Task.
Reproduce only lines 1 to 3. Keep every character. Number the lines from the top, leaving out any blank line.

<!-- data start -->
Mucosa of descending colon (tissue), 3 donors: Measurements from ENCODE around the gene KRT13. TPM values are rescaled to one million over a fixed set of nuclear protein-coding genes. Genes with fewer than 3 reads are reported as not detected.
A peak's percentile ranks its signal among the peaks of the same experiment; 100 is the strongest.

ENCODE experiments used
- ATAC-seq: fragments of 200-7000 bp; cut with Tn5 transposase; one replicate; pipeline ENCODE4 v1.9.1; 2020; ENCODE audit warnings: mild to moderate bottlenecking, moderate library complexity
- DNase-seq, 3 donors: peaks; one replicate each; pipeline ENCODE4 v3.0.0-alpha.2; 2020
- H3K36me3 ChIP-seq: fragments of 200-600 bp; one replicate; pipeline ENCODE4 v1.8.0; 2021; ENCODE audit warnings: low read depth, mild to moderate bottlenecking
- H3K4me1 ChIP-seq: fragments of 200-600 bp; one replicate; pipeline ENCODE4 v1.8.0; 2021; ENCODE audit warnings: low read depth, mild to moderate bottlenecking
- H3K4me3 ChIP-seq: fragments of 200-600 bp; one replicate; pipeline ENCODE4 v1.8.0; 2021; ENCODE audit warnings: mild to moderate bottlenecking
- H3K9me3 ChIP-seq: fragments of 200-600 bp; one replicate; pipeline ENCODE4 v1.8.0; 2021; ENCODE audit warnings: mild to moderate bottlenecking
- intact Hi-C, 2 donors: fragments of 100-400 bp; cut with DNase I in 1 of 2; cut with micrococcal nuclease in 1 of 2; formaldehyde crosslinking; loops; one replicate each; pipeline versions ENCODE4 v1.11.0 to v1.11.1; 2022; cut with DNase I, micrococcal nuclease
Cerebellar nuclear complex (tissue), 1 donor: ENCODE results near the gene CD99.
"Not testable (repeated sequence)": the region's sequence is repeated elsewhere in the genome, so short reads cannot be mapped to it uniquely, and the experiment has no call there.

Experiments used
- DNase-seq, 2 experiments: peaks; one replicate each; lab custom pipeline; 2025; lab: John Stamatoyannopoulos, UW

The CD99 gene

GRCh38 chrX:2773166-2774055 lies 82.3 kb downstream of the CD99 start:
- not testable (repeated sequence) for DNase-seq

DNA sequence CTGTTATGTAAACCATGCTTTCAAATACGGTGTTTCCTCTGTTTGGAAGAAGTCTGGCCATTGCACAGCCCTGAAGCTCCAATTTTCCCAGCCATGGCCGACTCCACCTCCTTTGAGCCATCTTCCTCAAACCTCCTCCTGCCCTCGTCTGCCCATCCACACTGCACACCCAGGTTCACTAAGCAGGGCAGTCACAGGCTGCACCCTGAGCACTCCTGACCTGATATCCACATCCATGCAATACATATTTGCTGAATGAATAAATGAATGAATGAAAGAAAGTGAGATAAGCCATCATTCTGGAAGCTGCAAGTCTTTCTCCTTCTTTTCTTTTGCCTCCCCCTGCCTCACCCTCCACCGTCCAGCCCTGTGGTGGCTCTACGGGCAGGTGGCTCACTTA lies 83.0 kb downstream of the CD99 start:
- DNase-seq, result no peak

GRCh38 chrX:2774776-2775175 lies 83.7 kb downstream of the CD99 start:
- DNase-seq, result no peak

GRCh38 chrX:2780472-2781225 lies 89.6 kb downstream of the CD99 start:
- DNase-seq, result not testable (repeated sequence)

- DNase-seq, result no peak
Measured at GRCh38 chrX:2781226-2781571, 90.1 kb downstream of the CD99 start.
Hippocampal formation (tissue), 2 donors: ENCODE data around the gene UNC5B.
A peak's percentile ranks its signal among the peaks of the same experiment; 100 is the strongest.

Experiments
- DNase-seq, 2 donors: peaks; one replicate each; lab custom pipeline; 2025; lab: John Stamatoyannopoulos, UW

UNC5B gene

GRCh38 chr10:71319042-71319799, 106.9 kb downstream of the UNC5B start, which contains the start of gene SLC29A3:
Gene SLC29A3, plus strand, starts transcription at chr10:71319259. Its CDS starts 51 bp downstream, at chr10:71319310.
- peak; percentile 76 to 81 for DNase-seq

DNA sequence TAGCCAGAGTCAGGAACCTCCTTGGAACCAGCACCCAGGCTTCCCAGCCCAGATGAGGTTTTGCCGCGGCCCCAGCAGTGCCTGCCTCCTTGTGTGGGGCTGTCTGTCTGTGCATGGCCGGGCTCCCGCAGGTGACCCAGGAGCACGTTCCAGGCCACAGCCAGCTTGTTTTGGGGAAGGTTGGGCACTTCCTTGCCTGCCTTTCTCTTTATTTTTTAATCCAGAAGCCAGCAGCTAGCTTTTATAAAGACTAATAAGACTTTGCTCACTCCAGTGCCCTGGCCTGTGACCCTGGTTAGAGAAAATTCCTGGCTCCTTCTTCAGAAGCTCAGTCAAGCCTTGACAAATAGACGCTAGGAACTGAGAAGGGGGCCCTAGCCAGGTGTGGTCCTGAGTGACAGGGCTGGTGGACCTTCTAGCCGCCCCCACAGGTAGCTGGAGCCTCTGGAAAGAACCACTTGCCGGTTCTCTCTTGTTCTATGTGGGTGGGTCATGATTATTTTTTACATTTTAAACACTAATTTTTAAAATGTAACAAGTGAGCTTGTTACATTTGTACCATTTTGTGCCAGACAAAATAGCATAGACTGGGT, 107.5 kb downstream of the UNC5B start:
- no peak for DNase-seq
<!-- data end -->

Mucosa of descending colon (tissue), 3 donors: Measurements from ENCODE around the gene KRT13. TPM values are rescaled to one million over a fixed set of nuclear protein-coding genes. Genes with fewer than 3 reads are reported as not detected.
A peak's percentile ranks its signal among the peaks of the same experiment; 100 is the strongest.

ENCODE experiments used